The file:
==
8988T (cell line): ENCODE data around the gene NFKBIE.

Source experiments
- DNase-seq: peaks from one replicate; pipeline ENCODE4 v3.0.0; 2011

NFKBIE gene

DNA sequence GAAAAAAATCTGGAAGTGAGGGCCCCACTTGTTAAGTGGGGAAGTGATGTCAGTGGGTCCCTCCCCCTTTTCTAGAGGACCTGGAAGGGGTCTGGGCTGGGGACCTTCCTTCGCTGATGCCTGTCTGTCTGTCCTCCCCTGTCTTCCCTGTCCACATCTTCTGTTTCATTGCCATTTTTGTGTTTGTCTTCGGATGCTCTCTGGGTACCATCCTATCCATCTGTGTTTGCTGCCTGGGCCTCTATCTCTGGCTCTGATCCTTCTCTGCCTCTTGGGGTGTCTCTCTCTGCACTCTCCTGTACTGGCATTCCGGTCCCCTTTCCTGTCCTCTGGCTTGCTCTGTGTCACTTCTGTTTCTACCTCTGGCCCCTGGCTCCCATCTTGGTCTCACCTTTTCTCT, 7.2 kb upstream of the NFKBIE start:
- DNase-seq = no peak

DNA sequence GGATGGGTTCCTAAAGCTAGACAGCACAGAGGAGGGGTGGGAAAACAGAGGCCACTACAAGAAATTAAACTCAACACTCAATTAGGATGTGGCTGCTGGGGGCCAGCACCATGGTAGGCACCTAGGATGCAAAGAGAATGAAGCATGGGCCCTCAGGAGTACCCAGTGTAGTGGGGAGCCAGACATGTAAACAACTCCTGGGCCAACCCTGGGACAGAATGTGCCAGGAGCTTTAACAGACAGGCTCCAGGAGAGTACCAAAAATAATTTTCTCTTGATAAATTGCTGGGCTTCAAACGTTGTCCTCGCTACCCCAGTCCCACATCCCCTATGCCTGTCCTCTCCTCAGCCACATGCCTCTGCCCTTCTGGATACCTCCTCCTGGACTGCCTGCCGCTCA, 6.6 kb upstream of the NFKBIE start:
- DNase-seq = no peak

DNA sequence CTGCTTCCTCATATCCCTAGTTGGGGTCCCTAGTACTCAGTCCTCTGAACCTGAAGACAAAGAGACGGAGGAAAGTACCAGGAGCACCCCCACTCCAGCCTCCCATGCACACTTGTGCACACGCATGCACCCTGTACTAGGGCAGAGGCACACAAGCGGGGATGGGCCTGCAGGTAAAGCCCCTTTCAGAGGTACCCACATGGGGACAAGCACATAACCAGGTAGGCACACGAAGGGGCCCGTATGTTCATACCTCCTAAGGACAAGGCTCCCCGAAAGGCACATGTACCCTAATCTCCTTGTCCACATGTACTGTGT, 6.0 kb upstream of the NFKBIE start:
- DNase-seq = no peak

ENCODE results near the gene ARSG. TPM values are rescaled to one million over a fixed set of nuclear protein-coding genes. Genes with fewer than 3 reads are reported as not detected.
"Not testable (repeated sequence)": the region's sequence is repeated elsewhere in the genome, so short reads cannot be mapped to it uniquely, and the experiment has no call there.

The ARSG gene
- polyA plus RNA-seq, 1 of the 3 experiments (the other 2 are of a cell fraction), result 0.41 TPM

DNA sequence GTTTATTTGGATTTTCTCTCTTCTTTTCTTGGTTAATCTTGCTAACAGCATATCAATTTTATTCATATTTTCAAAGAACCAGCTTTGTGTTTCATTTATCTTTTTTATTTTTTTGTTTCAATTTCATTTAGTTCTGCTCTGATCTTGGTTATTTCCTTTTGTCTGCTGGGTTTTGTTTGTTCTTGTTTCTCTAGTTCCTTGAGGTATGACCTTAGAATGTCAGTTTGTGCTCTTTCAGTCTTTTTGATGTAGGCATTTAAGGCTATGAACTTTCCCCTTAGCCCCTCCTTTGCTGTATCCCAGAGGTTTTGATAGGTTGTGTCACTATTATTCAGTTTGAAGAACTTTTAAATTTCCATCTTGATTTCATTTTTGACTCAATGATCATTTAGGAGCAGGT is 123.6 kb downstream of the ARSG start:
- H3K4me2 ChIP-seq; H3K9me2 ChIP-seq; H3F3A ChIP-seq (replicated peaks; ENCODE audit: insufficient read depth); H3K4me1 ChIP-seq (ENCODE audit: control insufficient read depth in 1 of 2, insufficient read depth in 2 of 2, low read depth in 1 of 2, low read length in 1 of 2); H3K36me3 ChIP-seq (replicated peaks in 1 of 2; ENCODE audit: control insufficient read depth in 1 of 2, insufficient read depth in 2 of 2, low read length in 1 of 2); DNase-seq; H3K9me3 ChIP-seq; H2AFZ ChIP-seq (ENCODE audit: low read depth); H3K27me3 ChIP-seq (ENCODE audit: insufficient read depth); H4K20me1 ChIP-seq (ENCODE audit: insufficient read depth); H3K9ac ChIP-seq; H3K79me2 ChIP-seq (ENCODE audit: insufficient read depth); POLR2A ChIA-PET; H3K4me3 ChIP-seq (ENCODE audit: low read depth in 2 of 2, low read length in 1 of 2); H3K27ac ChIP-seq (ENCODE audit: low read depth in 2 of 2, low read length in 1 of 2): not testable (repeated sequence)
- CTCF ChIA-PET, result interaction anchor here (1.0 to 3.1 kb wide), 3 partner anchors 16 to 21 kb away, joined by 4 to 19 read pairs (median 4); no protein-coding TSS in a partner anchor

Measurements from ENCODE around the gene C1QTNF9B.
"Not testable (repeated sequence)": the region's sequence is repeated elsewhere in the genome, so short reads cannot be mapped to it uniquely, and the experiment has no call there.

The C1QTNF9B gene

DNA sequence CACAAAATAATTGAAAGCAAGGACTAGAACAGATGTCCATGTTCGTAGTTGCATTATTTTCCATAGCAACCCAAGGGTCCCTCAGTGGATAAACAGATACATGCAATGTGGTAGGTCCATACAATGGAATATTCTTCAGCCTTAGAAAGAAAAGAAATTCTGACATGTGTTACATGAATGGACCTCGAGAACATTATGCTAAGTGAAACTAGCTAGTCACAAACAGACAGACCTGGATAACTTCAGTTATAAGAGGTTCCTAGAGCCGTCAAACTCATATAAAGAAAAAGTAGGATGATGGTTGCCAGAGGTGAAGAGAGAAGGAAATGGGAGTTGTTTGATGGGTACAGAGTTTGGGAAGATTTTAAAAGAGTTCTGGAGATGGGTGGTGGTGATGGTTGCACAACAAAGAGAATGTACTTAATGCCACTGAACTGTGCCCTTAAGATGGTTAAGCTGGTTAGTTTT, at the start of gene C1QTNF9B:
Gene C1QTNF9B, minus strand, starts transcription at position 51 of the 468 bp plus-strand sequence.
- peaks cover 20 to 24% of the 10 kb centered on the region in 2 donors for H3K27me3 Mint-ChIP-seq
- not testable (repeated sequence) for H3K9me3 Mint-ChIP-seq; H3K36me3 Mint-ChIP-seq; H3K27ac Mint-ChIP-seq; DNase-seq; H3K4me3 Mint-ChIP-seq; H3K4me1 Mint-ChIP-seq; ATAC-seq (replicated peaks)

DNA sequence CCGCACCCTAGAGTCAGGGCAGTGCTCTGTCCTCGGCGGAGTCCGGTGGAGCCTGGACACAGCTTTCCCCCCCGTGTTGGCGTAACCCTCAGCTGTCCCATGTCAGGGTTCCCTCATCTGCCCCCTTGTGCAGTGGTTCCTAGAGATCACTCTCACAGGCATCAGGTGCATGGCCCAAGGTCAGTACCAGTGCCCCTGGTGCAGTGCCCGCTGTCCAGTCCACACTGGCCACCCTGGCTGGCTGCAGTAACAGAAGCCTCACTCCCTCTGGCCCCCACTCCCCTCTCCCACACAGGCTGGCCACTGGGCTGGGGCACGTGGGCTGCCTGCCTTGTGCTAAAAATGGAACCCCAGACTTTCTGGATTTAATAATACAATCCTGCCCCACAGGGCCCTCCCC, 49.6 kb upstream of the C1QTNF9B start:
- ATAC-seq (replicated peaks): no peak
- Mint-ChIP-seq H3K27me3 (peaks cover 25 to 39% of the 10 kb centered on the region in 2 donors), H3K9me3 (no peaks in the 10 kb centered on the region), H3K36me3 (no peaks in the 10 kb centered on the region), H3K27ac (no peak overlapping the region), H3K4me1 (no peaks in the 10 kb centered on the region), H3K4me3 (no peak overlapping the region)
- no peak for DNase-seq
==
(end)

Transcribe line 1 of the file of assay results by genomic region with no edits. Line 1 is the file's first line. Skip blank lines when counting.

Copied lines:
8988T (cell line): ENCODE data around the gene NFKBIE.